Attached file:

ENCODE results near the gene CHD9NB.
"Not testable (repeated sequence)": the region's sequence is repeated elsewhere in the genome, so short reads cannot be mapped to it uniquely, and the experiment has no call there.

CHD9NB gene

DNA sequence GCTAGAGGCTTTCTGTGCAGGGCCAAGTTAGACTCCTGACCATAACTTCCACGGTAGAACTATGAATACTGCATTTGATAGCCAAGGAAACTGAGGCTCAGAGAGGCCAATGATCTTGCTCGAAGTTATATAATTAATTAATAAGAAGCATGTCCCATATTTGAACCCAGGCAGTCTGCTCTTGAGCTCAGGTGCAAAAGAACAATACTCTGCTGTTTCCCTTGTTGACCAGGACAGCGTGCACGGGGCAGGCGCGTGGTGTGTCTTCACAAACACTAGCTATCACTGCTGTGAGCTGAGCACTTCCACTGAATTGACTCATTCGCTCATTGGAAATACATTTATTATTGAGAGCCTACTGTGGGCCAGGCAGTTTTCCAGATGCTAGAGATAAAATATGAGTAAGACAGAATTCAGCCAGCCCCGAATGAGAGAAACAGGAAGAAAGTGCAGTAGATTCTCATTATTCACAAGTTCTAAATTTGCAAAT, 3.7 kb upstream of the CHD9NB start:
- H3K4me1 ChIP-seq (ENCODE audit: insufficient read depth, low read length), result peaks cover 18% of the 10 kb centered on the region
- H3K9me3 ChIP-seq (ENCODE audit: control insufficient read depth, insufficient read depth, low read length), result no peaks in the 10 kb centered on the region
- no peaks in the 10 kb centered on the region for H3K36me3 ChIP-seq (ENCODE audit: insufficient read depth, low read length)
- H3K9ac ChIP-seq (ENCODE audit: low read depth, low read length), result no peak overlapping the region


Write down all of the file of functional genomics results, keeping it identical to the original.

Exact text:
ENCODE results near the gene CHD9NB.
"Not testable (repeated sequence)": the region's sequence is repeated elsewhere in the genome, so short reads cannot be mapped to it uniquely, and the experiment has no call there.

CHD9NB gene

DNA sequence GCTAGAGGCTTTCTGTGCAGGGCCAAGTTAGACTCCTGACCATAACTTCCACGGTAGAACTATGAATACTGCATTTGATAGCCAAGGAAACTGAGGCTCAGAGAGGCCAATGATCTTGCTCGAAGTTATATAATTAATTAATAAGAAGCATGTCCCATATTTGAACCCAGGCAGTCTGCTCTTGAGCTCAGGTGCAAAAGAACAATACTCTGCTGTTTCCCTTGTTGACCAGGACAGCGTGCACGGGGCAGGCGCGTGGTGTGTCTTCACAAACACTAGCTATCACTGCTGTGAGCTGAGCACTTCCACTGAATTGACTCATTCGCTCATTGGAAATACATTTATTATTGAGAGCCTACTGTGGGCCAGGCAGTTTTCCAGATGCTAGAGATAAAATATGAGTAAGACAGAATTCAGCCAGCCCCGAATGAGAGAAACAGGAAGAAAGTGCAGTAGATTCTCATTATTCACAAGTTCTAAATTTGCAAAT, 3.7 kb upstream of the CHD9NB start:
- H3K4me1 ChIP-seq (ENCODE audit: insufficient read depth, low read length), result peaks cover 18% of the 10 kb centered on the region
- H3K9me3 ChIP-seq (ENCODE audit: control insufficient read depth, insufficient read depth, low read length), result no peaks in the 10 kb centered on the region
- no peaks in the 10 kb centered on the region for H3K36me3 ChIP-seq (ENCODE audit: insufficient read depth, low read length)
- H3K9ac ChIP-seq (ENCODE audit: low read depth, low read length), result no peak overlapping the region